BERLIN (Reuters) – EU antitrust rules should be beefed up to allow regulators to break up companies for serious breaches, German State Secretary Sven Giegold said on Wednesday, urging EU competition chief Margrethe Vestager to consider this when reforming regulations.
Rules known as Regulation 1/2003, in force since 2004, have allowed Vestager to go after Alphabet unit Google, Apple, Amazon, Meta, Microsoft and Intel, and impose billions of euros in fines.
Vestager’s proposal to reform the rules came as companies complained about lengthy proceedings and demands for information ranging from minutiae to complex data.
Giegold, state secretary at the German Ministry for Economic Affairs and Climate Action, said Vestager should be bolder.
“Market investigations and structural remedies should also be on the table for the upcoming review of the regulation 1/2003 that Vice President Margaret Vestager has announced recently,” he told a conference organised by the German cartel office.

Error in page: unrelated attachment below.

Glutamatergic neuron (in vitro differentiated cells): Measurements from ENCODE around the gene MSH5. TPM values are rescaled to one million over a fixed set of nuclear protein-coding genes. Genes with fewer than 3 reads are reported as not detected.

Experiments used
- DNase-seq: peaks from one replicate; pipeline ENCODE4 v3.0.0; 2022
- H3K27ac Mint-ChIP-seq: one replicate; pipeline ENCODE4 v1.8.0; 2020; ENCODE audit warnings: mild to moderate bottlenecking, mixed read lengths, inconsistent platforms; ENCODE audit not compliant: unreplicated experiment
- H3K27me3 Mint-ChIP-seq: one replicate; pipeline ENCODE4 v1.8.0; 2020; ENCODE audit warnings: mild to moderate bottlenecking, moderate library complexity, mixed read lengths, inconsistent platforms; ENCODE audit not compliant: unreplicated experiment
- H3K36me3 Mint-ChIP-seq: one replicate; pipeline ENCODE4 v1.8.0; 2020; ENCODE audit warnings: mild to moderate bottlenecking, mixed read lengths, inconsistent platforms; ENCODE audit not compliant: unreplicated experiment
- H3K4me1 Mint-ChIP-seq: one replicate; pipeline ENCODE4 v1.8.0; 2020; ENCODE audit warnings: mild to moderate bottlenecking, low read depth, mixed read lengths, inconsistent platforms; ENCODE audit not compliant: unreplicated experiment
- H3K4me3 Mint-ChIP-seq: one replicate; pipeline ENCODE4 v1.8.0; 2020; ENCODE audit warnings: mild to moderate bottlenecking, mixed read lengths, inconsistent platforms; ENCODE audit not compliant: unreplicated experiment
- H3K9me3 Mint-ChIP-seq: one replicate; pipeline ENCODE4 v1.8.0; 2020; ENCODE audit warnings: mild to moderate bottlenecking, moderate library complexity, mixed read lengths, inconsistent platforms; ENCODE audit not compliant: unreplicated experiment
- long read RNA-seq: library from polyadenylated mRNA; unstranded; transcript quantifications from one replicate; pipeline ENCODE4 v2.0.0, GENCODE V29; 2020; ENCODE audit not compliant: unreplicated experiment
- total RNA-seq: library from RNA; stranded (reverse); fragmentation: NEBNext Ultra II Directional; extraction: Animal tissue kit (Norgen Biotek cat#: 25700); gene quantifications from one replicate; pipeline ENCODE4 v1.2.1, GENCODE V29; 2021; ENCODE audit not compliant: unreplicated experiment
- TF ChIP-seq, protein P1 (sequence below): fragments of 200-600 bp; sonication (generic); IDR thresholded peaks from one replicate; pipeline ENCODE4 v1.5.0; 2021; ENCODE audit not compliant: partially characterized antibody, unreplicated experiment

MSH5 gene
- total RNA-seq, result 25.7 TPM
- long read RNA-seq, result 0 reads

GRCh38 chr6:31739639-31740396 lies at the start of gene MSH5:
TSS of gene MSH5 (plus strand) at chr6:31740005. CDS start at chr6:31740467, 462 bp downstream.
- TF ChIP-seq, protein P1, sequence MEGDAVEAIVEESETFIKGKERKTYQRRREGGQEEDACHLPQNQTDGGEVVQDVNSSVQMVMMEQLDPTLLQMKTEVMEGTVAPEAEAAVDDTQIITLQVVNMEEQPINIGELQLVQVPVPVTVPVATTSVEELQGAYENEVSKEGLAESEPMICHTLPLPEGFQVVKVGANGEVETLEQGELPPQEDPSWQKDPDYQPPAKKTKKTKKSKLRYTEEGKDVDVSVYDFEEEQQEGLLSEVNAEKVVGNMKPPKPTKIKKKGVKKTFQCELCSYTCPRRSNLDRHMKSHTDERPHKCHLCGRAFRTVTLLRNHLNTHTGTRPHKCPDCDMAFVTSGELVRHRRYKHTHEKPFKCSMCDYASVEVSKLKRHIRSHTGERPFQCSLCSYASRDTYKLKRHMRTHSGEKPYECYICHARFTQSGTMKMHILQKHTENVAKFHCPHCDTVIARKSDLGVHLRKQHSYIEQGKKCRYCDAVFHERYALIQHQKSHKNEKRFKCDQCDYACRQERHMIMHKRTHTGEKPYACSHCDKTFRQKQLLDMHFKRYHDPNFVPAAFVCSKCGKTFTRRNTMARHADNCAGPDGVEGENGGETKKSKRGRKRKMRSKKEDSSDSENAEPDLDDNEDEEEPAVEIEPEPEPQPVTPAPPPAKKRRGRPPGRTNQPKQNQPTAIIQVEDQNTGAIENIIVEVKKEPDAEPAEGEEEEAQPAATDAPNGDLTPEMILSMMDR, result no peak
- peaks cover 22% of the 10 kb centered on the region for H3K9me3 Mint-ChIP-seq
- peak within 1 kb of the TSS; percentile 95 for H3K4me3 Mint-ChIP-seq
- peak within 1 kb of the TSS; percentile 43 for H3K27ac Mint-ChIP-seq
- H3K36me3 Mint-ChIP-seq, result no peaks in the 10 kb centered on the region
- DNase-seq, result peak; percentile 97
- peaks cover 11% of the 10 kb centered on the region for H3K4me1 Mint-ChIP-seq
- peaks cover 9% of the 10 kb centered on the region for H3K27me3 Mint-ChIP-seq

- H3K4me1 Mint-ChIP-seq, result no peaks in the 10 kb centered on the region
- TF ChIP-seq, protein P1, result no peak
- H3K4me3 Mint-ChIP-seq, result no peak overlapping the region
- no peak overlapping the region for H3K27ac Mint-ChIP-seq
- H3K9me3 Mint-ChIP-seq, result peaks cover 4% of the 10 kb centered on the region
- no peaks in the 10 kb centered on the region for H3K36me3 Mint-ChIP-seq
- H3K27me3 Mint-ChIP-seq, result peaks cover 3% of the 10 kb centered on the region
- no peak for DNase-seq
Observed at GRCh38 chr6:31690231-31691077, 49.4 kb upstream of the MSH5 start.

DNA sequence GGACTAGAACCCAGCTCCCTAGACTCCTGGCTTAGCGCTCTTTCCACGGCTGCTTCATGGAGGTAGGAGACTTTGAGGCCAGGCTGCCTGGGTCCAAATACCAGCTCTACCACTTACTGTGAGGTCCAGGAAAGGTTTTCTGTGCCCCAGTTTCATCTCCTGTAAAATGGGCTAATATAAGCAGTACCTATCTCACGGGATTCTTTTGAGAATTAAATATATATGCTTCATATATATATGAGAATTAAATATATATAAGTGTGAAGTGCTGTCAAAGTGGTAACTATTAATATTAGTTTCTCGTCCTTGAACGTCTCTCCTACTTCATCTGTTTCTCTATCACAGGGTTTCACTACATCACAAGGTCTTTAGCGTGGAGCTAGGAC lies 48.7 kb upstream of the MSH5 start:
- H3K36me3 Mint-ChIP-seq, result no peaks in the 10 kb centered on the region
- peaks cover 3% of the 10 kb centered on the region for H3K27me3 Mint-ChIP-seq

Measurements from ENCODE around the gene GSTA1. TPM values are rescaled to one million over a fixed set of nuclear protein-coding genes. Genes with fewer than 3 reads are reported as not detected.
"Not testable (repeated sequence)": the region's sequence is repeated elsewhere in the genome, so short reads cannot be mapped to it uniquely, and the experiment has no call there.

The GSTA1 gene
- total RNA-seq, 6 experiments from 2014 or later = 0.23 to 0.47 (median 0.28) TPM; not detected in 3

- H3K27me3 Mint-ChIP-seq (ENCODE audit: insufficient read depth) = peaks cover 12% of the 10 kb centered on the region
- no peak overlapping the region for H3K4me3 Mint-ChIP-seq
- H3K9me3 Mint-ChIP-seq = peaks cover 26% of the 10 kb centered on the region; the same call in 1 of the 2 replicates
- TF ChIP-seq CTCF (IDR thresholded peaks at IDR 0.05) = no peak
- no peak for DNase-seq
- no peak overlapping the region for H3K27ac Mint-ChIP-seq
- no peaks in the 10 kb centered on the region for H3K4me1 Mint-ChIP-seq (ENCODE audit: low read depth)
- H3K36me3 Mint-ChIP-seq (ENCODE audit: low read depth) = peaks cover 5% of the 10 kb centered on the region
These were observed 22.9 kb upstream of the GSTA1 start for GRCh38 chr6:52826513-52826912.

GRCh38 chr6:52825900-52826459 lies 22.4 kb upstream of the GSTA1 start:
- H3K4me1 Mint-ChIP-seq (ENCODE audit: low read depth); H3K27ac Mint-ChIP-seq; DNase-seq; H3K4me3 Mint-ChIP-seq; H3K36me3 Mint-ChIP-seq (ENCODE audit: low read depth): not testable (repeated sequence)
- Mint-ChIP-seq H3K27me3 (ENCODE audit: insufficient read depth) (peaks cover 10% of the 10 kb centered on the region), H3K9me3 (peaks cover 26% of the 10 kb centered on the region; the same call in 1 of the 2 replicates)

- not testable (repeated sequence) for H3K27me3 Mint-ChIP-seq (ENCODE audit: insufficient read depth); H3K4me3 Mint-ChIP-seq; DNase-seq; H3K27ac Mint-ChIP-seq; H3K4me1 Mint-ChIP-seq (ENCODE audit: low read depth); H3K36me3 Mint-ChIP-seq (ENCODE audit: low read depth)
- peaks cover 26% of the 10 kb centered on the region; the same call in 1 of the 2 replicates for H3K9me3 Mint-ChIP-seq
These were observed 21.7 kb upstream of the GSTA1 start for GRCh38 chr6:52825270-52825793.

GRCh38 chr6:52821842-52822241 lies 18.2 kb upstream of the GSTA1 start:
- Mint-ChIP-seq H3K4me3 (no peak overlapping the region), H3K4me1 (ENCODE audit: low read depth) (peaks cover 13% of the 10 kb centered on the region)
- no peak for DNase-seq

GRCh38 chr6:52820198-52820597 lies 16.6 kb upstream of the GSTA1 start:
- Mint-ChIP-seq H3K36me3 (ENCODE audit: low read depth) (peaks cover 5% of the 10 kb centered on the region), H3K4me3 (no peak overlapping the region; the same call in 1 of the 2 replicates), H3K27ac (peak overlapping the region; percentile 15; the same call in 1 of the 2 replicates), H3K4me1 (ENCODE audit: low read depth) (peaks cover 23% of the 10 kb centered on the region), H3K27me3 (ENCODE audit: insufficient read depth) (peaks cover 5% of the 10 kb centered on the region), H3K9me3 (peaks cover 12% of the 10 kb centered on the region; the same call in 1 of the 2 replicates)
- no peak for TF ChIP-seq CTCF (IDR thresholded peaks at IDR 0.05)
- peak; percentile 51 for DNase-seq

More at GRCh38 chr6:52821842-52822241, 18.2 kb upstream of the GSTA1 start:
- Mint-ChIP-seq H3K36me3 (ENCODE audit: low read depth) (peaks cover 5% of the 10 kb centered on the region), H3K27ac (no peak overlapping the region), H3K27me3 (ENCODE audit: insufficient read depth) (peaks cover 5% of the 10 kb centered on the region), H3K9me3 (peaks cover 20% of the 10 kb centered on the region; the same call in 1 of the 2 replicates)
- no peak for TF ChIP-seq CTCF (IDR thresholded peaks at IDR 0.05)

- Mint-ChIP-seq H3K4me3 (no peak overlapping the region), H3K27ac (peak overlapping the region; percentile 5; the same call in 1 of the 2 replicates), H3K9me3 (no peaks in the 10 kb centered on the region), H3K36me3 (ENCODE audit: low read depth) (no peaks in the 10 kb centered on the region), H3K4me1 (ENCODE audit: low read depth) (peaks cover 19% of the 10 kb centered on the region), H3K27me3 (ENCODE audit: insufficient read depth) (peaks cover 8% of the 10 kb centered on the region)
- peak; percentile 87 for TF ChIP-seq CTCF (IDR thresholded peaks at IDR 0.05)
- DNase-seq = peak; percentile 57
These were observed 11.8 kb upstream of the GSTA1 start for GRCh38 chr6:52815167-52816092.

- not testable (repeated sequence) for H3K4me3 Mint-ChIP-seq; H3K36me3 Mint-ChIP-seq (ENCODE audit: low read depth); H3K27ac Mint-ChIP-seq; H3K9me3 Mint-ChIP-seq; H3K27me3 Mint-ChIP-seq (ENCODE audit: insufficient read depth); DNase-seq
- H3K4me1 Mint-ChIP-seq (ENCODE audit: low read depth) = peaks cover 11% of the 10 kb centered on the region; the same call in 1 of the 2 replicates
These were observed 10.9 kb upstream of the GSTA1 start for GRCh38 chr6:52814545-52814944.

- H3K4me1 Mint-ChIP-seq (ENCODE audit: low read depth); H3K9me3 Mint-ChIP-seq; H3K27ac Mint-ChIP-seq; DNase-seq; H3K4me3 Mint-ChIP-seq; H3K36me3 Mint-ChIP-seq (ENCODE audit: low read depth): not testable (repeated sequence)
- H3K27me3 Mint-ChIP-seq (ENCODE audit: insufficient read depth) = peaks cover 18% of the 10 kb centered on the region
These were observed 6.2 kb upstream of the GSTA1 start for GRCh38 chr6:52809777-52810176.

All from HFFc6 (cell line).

Giegold said European Union merger rules could also do with an update to strengthen them, in particular against big companies acquiring smaller rivals to close them down.
“One particular area where we need reinforcement is EU merger control. The number of interventions in mergers has dropped over the years,” he said.
“Unfortunately, and to some extent incomprehensibly the European mission so far has resisted calls to look into the EU merger regulation and the underlying substantive guidelines to better deal with killer acquisitions. We need reform here,” Giegold said.
Giegold said the German government planned to give more powers to the country’s cartel office.
“We will look into giving more flexibility to the Bundeskartellamt in this regard in regard with its market internal investigations when reforming our national competition law,” he said.
(Reporting by Foo Yun Chee; Editing by Mark Potter)